Forgiving When It’s Not Okay



I’ve spent a long time being angry at my mother-in-law now.


It’s not without reason.


I mean, let’s be perfectly clear– when we lost our fourth baby, she told us we were better off.




I feel confident saying that that was a terrible choice of words. It didn’t help matters that she never really apologized. And, furthermore, seeing how much it hurt my husband and drove him away from her, I felt rather justified in my bitter feelings toward her.


It’s been almost three years now.


Over these years, I’ve tried so hard to open my heart to forgive her. I’ve tried to rationalize her words and actions and make sense of them somehow. I’ve tried to “explain” them to myself in a way that would somehow make it acceptable and okay. And I was utterly unsuccessful.


But this, I think, is the problem. Too often, we think that, in order to forgive, we need to accept and come to terms with the other person’s actions. I honestly think this stems from our conditioned response to say, “It’s okay” immediately following the words, “I’m sorry.”


But what if it’s NOT okay? What if those words would be utterly false?


Well, then, we shouldn’t say them. If my mother-in-law were to, miraculously, offer up an apology one of these days, it would be disingenuous for me to say, “It’s okay.” Frankly, it’s not. I don’t actually think it’s ever okay to give that response to the loss of a precious child.


But, slowly, slowly, I’m starting to realize that I don’t need to wait for my heart to feel “okay” about it. Forgiving is a conscious action– it is a decision to cease being angry and resentful toward another for an error or offense. It is not a realization that you’re “over it.” It doesn’t need to be a warm, affectionate, glowing feeling. Sometimes it’s just saying, “You know what? I’ve spent enough time feeling angry and bitter about this and it hasn’t changed anything. I’m ready to put those feelings aside, so I can move forward.”


It’s too exhausting to stay mad about it, to be honest. I’m hurt. I’ve been hurt for years now. I truly can’t believe that she said that to her son. I can’t wrap my brain around what would make a mother utter that sentiment about her lost grandbaby.


But the good news is that I don’t need to. It’s not my job to figure out her motivation. It’s also not my job to decide it’s okay.


It’s my job to take care of myself and part of that includes releasing these emotions that bring me down and hurt my heart.


And, so…


I forgive her.


But it’s not okay.

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6 comments to Forgiving When It’s Not Okay

  • Great post. Had a similar issue with a family member concerning my daughter (similar in that it was extremely hurtful and crazy) and it took over two years to get an apology, which quite frankly I was stunned to get. But by the Grace of God I had been able to forgive prior to that, even though what they did will never be excusable or ok. This was a really great message and so well-written. Nice job!

  • Susan

    My mother would make statements like that & never think about it again (or that it might have hurt you.) I remember her talking about her own 4 miscarriages (“thank God I had 4 miscarriages or I would have ended up with 8 kids…who would want that?”) I am quoting my Mom. Also, how about this one “We are Catholic so God made us have 4 children & we are forced to raise them.” That one really gives me the warm and fuzzies toward my Mom. I have just come to the conclusion that she & my Dad are really selfish people who shouldn’t have had kids but they did. I don’t see them often.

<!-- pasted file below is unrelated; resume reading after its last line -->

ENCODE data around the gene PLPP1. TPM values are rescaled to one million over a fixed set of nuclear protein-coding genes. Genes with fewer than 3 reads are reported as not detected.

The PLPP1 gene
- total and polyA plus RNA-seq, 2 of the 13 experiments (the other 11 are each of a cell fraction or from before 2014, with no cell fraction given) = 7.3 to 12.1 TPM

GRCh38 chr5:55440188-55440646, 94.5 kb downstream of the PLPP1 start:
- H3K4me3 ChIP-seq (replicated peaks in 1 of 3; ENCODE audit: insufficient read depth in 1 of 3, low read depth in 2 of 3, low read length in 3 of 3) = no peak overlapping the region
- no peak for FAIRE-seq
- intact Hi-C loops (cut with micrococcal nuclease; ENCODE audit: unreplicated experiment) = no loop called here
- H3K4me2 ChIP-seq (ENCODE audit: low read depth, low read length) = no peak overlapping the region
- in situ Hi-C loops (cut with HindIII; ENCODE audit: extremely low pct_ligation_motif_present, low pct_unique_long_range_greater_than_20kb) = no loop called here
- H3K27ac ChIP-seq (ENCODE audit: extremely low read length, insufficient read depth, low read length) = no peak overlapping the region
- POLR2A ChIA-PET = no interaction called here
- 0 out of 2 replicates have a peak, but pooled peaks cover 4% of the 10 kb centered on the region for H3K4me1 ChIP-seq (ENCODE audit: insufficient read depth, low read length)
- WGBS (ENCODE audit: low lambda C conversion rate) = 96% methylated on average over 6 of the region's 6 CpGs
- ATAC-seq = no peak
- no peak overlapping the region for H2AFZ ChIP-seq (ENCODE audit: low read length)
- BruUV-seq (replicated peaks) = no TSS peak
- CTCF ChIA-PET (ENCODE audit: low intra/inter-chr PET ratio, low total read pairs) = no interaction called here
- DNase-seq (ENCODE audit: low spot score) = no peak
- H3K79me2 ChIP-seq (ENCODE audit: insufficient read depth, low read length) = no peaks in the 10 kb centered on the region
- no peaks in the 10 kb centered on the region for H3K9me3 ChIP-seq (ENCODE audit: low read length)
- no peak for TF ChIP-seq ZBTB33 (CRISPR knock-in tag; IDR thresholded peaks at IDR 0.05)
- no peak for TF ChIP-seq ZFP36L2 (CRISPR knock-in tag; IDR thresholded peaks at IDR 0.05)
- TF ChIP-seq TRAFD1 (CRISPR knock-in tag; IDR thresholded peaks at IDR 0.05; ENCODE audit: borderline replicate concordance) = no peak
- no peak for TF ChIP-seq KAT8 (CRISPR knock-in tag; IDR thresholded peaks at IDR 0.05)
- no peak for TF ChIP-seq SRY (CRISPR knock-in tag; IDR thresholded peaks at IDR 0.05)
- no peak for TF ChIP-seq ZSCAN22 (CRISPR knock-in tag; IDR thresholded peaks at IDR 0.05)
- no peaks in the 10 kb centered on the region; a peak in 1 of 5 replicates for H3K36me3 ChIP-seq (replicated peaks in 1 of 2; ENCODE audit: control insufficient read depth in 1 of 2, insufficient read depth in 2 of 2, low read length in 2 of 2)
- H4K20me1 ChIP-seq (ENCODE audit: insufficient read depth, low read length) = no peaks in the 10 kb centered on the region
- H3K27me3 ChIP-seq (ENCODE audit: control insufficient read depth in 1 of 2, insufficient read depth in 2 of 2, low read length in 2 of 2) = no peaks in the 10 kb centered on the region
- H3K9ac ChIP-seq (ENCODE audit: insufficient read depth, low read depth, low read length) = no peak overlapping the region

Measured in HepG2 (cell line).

• Heather

    I think that’s really the whole thing with forgiveness. It’s a verb, not a feeling. If you’re “over it” you don’t need to forgive because you don’t feel ill will about it, it’s just gone. If you’re still smarting from the negative emotions, that’s when forgiving is an action. I think that’s why forgiveness supposedly makes you feel better. You are purposefully deciding not to keep feeding those negative emotions. Good for you!

  • Sarah

    THANK YOU for sharing this. So wonderfully worded and compassionate, but also wise in setting up healthy boundaries as Jesus teaches.

  • Lori

    Sometime you need to have a mind like Christ and forgive others, not because you want to or feel like it, but because we can’t hold onto those hard feelings. The bible tells us to forgive other as Christ forgave you…its a choice. Sometimes it may be a daily choice to forgive someone but eventually your feelings will change because you are obeying God and forgiving and he will change you.

  • My grandparents were always pretty hurtful to their kids, but in her older age my grandmother has really taken the cake, too. My mom is number 4 of 5 daughters, and then they there was a son. He died at 5 of meningitis. And in the past year or so, my grandma told my aunt that she always wondered why God didn’t take one of her daughters when she obviously had so many of them. My aunt was questioning WHICH ONE my grandma wished had died. I think my mom, as hurt as she has been, is able to say, “She is still my mom. I still love her. She is wrong … but I can forgive.” I am impressed with how she deals with it, and agree wholeheartedly with you here. It’s NOT OK. But being angry just fills us with bad feelings and ugliness and has no effect whatsoever on the other person.

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